PARIS — French lawmakers start debating a security bill Tuesday that would ban the publication of images of police officers with intent to cause them harm, a measure that has provoked outrage from journalist organizations and rights campaigners.

Critics, including the United Nations, France's human rights ombudsman and Reporters Without Borders, say the proposed law would hurt press freedoms.

Over a hundred people from journalists' unions and human rights groups protested Tuesday afternoon in front of the National Assembly in Paris, ahead of the debate that was scheduled to begin in the evening.

The Office of the High Commissioner for Human Rights at the United Nations expressed fears in a report that the bill "could lead to significant violations of human rights and fundamental freedoms, in particular the right to privacy and the right to freedom of expression."

The proposed law is championed by lawmakers of President Emmanuel Macron's party, which has a majority at the National Assembly.

Its most controversial measure would make it a new criminal offense "to disseminate, by whatever means and on whatever media, with the intent of causing physical or psychological harm, an image of the face or any other element that could identify a police officer."

Offenders would face up to one year in prison and a 45,000-euro ($53,000) fine.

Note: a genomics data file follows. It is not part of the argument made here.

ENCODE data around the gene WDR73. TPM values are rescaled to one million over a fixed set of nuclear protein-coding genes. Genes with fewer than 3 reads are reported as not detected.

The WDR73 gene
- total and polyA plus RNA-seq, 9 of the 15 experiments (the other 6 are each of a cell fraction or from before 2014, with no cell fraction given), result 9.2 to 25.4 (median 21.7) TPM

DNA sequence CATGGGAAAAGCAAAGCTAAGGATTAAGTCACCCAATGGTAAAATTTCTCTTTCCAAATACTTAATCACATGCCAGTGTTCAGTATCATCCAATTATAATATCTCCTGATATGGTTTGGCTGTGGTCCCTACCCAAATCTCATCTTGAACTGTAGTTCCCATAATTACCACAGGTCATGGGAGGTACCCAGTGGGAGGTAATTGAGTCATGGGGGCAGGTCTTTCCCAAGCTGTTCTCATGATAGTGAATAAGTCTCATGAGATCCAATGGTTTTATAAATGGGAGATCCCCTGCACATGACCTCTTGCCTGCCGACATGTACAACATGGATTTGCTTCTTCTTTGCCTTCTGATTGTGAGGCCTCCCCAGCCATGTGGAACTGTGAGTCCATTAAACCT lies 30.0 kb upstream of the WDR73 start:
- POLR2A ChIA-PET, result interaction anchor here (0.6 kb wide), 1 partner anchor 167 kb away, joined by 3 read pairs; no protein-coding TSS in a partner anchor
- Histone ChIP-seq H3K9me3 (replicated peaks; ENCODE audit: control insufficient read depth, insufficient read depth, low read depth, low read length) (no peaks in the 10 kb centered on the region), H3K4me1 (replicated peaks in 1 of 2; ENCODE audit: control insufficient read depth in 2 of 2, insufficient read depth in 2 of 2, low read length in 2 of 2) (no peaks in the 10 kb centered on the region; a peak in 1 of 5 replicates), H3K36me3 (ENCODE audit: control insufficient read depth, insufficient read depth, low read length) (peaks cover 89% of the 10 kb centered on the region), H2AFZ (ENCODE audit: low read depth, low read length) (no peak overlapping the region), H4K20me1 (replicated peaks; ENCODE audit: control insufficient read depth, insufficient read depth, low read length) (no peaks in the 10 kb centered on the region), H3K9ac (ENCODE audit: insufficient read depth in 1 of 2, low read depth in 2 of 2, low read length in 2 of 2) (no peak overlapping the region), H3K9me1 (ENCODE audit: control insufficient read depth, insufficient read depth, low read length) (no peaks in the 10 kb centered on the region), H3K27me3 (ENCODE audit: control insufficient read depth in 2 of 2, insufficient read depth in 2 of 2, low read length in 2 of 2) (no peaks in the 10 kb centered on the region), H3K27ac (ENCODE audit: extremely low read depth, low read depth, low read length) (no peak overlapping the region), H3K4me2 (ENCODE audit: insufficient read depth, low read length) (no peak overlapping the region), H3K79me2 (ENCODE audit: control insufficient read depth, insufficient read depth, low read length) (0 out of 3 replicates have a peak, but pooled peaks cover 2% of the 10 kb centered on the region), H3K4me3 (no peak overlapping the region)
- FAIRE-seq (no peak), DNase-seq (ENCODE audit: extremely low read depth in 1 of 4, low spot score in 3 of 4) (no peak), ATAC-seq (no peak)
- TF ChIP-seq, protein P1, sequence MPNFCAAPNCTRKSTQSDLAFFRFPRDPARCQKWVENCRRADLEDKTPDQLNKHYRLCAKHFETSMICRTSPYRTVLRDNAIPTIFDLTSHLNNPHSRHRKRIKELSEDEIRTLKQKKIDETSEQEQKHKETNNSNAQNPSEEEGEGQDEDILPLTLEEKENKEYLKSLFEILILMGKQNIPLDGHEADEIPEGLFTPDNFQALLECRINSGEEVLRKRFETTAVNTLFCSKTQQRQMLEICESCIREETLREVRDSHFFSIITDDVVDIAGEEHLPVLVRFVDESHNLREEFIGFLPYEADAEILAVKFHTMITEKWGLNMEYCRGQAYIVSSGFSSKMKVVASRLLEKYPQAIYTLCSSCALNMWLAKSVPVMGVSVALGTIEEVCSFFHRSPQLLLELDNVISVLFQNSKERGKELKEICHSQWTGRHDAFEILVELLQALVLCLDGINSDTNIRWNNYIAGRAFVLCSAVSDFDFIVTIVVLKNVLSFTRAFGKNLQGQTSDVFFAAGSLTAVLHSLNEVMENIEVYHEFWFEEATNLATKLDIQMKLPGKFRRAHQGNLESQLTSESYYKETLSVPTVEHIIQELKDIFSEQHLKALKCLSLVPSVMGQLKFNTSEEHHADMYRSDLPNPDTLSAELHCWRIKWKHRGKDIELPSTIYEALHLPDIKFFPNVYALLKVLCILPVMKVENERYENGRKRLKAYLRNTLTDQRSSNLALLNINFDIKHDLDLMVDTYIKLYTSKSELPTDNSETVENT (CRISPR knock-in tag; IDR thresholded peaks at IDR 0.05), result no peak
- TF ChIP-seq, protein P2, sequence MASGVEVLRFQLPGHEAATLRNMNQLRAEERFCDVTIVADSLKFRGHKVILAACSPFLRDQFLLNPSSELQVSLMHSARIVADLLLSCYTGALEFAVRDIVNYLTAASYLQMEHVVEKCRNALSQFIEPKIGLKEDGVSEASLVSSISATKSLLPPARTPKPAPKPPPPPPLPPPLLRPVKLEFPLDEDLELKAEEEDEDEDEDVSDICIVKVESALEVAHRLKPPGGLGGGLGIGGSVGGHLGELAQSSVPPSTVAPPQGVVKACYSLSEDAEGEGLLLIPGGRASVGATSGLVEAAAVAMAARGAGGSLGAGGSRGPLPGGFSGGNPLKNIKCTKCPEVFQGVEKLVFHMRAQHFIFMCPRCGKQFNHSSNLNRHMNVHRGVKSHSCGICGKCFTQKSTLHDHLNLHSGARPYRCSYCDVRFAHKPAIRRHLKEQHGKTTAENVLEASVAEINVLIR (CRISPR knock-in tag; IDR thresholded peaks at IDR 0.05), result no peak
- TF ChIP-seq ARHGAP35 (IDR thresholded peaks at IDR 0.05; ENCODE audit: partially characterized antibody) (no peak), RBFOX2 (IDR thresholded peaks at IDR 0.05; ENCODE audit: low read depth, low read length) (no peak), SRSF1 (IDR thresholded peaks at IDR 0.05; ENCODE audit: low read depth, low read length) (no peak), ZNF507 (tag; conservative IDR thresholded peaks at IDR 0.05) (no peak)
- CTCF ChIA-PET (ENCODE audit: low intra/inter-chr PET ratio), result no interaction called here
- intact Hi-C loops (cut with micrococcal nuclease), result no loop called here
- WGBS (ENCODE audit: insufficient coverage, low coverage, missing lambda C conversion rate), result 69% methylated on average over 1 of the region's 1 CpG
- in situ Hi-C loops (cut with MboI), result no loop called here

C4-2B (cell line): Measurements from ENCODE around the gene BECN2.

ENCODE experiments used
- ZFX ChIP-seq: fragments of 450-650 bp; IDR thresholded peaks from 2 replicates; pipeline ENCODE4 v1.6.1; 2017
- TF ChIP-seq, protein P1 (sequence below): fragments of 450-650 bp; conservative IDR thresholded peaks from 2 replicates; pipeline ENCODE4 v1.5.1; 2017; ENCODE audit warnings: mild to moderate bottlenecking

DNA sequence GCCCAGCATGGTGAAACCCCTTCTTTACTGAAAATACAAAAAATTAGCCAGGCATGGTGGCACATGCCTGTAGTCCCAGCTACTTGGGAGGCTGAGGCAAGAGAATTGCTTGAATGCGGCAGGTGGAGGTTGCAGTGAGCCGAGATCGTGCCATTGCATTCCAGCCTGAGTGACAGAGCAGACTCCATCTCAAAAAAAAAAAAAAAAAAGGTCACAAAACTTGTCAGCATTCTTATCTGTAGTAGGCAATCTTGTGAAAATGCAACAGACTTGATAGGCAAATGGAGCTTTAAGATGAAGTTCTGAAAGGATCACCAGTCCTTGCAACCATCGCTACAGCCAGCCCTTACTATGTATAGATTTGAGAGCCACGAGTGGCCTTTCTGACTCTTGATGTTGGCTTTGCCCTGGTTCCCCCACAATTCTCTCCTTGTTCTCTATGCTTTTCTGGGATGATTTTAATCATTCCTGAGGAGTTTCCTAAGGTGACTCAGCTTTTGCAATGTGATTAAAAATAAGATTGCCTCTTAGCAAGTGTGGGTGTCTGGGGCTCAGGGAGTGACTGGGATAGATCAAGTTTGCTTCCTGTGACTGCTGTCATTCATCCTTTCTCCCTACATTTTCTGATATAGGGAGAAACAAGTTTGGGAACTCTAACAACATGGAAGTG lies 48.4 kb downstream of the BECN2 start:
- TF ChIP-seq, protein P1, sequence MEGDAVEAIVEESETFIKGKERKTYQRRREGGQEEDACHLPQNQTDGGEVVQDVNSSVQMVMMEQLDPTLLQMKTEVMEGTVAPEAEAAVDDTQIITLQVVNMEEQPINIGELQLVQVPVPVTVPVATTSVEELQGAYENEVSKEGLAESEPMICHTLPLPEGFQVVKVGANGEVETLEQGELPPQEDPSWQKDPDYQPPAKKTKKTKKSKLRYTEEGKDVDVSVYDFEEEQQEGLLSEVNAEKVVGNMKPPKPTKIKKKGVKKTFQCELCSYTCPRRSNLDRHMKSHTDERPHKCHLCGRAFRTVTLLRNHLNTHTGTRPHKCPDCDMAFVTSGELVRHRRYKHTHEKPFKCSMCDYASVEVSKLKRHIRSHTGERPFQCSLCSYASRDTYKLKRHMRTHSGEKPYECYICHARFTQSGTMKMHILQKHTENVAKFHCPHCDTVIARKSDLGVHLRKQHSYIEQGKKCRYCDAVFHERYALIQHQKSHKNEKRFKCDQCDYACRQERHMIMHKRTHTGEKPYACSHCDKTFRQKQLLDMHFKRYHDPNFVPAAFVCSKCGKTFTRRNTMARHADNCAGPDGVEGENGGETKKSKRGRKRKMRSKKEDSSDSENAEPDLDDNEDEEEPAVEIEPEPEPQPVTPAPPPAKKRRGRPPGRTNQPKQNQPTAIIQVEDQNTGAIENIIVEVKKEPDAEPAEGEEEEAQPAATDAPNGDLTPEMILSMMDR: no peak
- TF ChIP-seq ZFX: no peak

Speaking Tuesday at the National Assembly, Interior Minister Gerald Darmanin, who is backing the measure, said the bill aims at preventing "calls for rape" and "murders" of police officers who may be identified on videos.

He downplayed any impact for journalists.

"Will journalists still be able to film? The answer is yes. Will they be able to broadcast? The answer is yes. Will a citizen be able to film police in action? The answer is yes," he told lawmakers.

But France's human rights ombudsman, Claire Hedon, said the bill involves "significant risks of undermining fundamental rights," including press freedom.

"The publication of images relating to police interventions are legitimate and necessary for democratic functioning," she said.

Critics are warning that the bill will result in "massive" self-censorship and argue that images posted online help expose police blunders and brutality. They say the measure would endanger journalists and other people filming police in action, especially during violent demonstrations. They also worry how courts will determine whether images were posted with intent to harm.

The National Assembly is scheduled to vote next week on the bill, which will then go to the Senate.